First Appearance: Flash v.2 #138, June 1998
See Also: Death, The Black Racer, Dark Flash
The Indians had a name for it. They called it “slow lightning,” but Jay Garrick and I have referred to it over the years as “The Black Flash.” Death has many faces.... This is just the shape it takes when it comes for speedsters.
—Max Mercury, Flash (second series) #139, July 1998
The Black Flash was spotted before the deaths of Barry Allen and Johnny Quick. Max Mercury was known to have seen it. And when it came for Wally West, Max tried to save him... and it instead took Wally’s girlfriend Linda Park—who five minutes later would have been his fiancée.
But it was not satisfied with Linda, and returned for its intended victim, interrupting time and freezing all but those with a long connection to the speed force. Max, Jay, and Jesse tried to distract it, but it took Wally running a race to the end of time, to when Death no longer has meaning, to escape its notice.
Wally cheated death twice, bringing Linda back from the edge, but as Max Mercury says, “The Black Flash is waiting for us all at the end of the race.”
The DC Universe has many manifestations of Death. The Black Flash...the Black Racer... and of course, Death of the Endless. Now that I’ve read the entire run of The Sandman, I have a different perspective on the Black Flash.
It’s established in The Sandman: Dream Country that Death can be in many places at once. It’s also shown that Dream can take on multiple appearances—he takes on the form of a cat when appearing to other cats (Dream Country again), and appears to the Martian Manhunter as the ancient Martian deity Lord L’Zoril (Preludes and Nocturnes). This fits with Max’s remark that “Death has many faces”—it/she can track Wally as a skeletal Flash while taking someone across town in her “goth girl” persona.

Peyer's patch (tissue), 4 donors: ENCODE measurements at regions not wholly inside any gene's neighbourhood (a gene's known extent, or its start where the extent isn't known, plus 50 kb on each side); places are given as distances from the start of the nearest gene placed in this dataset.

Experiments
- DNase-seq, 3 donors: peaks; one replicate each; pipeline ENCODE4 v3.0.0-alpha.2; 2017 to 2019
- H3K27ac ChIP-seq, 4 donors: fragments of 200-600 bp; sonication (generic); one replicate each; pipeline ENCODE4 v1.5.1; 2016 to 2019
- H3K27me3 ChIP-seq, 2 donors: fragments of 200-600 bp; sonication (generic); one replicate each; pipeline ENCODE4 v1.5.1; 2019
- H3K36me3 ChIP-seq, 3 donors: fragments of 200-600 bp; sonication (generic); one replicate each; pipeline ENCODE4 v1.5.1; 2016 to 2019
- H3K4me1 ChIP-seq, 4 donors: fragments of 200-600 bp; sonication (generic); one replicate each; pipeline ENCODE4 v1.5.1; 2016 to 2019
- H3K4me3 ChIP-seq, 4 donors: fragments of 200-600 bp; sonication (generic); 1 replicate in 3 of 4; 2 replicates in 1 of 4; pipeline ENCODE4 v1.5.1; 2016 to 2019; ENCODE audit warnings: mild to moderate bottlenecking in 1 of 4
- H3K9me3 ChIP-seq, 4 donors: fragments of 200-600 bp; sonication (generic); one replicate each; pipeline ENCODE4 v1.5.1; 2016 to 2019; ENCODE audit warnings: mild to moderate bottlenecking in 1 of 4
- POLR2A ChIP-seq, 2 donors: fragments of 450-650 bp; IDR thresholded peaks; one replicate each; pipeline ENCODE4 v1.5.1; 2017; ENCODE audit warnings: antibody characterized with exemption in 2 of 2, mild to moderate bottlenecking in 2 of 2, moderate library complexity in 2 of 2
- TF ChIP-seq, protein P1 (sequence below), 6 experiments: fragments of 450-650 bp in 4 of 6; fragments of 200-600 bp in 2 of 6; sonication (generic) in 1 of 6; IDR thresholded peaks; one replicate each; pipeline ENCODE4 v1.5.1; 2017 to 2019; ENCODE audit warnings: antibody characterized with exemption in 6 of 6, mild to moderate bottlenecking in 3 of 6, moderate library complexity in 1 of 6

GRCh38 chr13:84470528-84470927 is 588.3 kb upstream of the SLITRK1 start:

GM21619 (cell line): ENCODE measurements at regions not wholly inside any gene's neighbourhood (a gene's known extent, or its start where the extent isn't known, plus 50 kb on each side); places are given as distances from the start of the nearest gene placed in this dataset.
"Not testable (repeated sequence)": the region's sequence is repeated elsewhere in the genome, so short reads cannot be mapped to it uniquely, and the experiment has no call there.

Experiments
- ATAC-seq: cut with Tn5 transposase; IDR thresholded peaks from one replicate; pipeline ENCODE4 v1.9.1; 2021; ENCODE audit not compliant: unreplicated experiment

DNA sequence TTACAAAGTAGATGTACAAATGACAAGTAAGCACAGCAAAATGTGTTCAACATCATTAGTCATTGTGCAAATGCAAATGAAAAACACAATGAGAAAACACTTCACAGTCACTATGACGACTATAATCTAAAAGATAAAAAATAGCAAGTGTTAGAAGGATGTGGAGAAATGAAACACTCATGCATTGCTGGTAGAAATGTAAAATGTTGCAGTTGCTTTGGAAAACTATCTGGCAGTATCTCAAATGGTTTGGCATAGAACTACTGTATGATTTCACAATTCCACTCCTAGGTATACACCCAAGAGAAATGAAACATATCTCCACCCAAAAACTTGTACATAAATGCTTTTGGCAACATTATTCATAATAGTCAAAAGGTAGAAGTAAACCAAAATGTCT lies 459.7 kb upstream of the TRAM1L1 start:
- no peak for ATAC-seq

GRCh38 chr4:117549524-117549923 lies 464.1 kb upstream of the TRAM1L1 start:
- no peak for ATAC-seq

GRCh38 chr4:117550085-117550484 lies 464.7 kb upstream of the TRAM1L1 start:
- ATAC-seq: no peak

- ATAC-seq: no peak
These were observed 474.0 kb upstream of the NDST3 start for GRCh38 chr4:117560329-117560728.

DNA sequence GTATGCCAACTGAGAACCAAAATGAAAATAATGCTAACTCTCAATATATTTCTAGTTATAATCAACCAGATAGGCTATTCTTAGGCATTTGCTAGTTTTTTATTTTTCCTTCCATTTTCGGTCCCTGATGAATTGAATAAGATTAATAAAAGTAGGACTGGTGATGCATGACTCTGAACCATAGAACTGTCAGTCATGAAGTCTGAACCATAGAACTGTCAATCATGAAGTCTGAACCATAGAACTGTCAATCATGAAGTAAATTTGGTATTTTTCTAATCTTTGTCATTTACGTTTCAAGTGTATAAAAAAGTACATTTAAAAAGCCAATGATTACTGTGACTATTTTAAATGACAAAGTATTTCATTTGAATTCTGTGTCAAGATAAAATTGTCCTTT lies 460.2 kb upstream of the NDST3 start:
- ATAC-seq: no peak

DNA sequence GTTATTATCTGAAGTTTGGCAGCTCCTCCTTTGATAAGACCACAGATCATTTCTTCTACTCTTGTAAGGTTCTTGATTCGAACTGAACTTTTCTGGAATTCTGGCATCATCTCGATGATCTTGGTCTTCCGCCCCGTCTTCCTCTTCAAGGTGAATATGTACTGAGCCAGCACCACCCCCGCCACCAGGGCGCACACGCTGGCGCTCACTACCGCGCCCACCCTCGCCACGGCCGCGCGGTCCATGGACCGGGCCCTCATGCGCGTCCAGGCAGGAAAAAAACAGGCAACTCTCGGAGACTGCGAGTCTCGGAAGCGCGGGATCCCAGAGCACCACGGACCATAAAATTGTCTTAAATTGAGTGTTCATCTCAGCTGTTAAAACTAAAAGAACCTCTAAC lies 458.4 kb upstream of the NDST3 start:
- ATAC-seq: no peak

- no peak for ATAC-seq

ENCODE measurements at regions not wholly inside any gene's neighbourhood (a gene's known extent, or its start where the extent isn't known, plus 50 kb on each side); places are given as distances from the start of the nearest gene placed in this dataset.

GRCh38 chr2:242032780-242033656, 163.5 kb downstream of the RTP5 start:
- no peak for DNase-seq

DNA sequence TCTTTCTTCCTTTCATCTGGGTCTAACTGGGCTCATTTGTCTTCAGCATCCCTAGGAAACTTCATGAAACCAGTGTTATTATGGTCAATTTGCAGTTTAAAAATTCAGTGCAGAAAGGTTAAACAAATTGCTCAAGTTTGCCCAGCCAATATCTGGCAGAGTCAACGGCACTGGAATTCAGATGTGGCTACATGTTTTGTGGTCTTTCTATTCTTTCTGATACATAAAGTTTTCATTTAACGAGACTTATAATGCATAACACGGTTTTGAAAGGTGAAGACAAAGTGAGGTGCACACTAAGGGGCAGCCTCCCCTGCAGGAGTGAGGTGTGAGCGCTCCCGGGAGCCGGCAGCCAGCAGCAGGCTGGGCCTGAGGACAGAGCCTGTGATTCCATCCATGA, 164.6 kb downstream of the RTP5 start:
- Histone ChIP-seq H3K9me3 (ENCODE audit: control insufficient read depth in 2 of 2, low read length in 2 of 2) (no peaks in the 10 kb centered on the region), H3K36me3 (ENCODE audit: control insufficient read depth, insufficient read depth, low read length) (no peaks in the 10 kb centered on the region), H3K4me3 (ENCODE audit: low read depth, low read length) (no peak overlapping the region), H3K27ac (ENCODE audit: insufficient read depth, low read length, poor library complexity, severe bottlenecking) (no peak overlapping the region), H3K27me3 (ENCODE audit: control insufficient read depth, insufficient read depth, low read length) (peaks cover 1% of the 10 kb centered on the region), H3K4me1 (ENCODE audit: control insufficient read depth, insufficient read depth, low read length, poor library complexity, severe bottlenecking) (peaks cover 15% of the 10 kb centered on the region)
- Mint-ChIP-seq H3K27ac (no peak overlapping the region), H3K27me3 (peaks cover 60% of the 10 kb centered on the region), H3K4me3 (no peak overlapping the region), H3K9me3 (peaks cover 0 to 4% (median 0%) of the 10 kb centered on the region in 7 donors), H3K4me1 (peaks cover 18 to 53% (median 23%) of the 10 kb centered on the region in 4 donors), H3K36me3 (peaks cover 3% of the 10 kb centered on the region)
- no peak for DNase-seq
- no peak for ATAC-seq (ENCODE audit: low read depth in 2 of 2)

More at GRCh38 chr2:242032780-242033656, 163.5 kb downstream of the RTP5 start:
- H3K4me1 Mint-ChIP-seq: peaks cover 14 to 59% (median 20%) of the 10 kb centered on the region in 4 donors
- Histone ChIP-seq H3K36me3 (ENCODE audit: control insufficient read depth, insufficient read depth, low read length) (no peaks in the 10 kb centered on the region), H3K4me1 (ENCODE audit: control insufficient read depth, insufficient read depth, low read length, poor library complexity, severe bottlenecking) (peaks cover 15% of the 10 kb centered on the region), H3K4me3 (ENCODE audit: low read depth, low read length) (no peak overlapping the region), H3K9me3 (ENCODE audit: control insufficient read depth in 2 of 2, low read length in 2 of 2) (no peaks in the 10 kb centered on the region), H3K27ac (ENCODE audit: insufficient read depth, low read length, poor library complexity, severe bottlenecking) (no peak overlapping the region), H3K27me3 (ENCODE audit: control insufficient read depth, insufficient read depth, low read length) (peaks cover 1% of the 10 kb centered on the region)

But if Death can exist in many places at once, what really happened to the Black Flash? We know from The Books of Magic that Death is there at the very end of the universe, putting everything in order and closing the door behind her. For Wally to reach a time when death has no meaning would mean he had somehow raced past the end of the universe.
On the other hand, suppose he only came near the end of time. If the Black Flash were truly traveling through time as Wally was, it would be protected from any ill effects in the same way he was. So it must follow the timeframe of the rest of the universe. By that time Death must have her hands full dealing with all the stray bits of life, since she can’t miss any of them, and has a schedule to keep. Death can’t spare the attention to keep the Black Flash chasing after someone who’s just going to return to the distant past, and whom she’s already taken billions of years ago. *Poof,* no more Black Flash.
Of course, the Black Flash might not be a manifestation of Death at all, but of the Speed Force, imbued with a horrifying appearance because it seems to be death. After all, it took Linda’s body to the Speed Force, rather than taking her soul to an afterlife, and it’s arguable that Linda wasn’t actually “dead.” Of course, if that’s the case, then Johnny, Barry, and Savitar aren’t really “dead” either, which opens up a whole realm of possibilities... (See Where’s Barry?)Text by Kelson Vibber. Do not copy without permission.
- “The Black Flash” - Flash (second series) #139–141 (July–September 1998), Mark Millar
- The Black Flash: Flash (second series) #140 (August 1998) - Pop Mhan and Chris Ivy
- Death of the Endless: The Sandman #43 (Brief Lives) (1992) - Jill Thompson and Vince Locke
- Flash #139–141 (July–September 1998): The Black Flash, Mark Millar
- Impulse #64 (September 2000): Mercury Falling Part 3: “Virtual Heroes,” Todd Dezago (cameo)
- The Flash: The Fastest Man Alive #12 (July 2007): “Full Throttle: Running out of Time,” Marc Guggenheim
- The Flash: The Fastest Man Alive #13 (August 2007): “Full Throttle: Fastest Man Alive,” Marc Guggenheim